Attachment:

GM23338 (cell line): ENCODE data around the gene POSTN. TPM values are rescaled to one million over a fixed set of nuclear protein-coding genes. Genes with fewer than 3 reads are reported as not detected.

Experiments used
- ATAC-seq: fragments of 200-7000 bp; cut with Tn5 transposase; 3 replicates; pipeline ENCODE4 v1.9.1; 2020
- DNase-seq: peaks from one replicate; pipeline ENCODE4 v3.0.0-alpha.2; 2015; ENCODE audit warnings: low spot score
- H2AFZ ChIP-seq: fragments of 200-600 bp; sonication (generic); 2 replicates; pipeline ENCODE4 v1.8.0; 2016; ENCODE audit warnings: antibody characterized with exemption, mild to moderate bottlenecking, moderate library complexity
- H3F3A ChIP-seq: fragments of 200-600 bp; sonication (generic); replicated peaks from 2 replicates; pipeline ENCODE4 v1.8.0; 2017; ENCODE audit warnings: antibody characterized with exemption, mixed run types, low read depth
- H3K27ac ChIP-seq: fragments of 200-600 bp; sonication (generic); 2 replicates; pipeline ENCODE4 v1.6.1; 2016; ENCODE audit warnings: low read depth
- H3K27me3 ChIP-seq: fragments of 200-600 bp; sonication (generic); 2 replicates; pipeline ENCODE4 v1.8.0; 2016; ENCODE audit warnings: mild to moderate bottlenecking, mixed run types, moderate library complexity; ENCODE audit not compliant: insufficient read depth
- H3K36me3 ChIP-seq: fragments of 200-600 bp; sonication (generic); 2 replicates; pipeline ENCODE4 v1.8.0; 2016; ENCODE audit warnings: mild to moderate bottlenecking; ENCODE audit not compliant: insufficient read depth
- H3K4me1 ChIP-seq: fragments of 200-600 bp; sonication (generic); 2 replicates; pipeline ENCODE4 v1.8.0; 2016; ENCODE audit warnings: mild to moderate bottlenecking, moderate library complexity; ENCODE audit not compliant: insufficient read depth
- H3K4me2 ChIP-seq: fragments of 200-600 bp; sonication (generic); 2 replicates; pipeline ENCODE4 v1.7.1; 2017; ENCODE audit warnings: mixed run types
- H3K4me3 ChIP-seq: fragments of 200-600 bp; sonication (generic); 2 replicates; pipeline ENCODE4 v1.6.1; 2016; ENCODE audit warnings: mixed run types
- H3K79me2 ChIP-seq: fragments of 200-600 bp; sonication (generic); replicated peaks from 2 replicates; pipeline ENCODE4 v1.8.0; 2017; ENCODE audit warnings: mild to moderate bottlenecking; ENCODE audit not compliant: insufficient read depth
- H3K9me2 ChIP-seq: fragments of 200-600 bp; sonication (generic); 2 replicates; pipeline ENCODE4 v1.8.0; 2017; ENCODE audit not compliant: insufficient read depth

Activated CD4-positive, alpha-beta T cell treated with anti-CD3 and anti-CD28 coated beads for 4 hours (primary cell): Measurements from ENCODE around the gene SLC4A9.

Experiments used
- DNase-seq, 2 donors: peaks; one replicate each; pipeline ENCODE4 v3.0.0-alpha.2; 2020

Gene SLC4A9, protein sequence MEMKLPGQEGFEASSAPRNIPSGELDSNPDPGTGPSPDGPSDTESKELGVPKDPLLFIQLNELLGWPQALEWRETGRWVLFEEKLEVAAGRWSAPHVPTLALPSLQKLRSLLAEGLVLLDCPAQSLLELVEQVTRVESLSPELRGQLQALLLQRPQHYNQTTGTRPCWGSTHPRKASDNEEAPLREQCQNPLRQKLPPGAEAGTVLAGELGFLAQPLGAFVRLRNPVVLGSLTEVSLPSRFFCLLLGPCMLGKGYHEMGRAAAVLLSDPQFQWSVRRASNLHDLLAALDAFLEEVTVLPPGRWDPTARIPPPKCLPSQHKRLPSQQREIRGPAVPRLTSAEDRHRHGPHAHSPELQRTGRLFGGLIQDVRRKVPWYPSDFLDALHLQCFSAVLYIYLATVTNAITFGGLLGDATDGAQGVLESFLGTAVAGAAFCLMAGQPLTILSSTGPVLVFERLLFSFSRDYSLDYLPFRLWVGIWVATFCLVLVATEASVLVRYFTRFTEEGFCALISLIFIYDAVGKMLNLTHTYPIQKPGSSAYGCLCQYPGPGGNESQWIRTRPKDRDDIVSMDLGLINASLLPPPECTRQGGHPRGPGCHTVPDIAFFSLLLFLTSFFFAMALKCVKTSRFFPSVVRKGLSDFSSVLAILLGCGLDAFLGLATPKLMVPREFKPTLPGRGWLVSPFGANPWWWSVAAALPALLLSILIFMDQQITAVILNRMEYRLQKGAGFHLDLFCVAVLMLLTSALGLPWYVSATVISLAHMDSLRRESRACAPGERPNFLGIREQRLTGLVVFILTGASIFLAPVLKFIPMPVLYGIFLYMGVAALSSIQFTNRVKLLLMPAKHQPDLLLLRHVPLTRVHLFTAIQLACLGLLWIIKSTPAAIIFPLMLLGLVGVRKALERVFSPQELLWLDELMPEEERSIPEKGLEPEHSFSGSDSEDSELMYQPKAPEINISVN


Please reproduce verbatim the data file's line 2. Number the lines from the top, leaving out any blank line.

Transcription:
Experiments used